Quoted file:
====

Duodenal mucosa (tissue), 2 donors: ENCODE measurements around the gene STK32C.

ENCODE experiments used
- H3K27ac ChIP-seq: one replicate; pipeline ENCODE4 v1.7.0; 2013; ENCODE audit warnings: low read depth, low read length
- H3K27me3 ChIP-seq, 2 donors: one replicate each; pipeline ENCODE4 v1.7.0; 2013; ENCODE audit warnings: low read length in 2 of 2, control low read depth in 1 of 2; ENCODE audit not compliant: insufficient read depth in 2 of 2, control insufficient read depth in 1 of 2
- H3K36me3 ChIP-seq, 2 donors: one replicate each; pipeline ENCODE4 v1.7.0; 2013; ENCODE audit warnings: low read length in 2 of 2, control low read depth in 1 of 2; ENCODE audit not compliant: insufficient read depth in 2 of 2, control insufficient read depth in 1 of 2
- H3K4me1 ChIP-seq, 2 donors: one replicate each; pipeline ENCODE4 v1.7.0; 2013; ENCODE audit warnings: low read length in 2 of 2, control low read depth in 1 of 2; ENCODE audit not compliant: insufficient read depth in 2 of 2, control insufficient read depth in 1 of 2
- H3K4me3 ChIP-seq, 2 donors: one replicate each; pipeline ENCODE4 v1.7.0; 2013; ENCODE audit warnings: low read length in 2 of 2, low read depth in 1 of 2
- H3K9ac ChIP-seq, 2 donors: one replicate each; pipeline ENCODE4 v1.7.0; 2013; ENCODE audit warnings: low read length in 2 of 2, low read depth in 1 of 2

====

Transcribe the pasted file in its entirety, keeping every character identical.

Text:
Duodenal mucosa (tissue), 2 donors: ENCODE measurements around the gene STK32C.

ENCODE experiments used
- H3K27ac ChIP-seq: one replicate; pipeline ENCODE4 v1.7.0; 2013; ENCODE audit warnings: low read depth, low read length
- H3K27me3 ChIP-seq, 2 donors: one replicate each; pipeline ENCODE4 v1.7.0; 2013; ENCODE audit warnings: low read length in 2 of 2, control low read depth in 1 of 2; ENCODE audit not compliant: insufficient read depth in 2 of 2, control insufficient read depth in 1 of 2
- H3K36me3 ChIP-seq, 2 donors: one replicate each; pipeline ENCODE4 v1.7.0; 2013; ENCODE audit warnings: low read length in 2 of 2, control low read depth in 1 of 2; ENCODE audit not compliant: insufficient read depth in 2 of 2, control insufficient read depth in 1 of 2
- H3K4me1 ChIP-seq, 2 donors: one replicate each; pipeline ENCODE4 v1.7.0; 2013; ENCODE audit warnings: low read length in 2 of 2, control low read depth in 1 of 2; ENCODE audit not compliant: insufficient read depth in 2 of 2, control insufficient read depth in 1 of 2
- H3K4me3 ChIP-seq, 2 donors: one replicate each; pipeline ENCODE4 v1.7.0; 2013; ENCODE audit warnings: low read length in 2 of 2, low read depth in 1 of 2
- H3K9ac ChIP-seq, 2 donors: one replicate each; pipeline ENCODE4 v1.7.0; 2013; ENCODE audit warnings: low read length in 2 of 2, low read depth in 1 of 2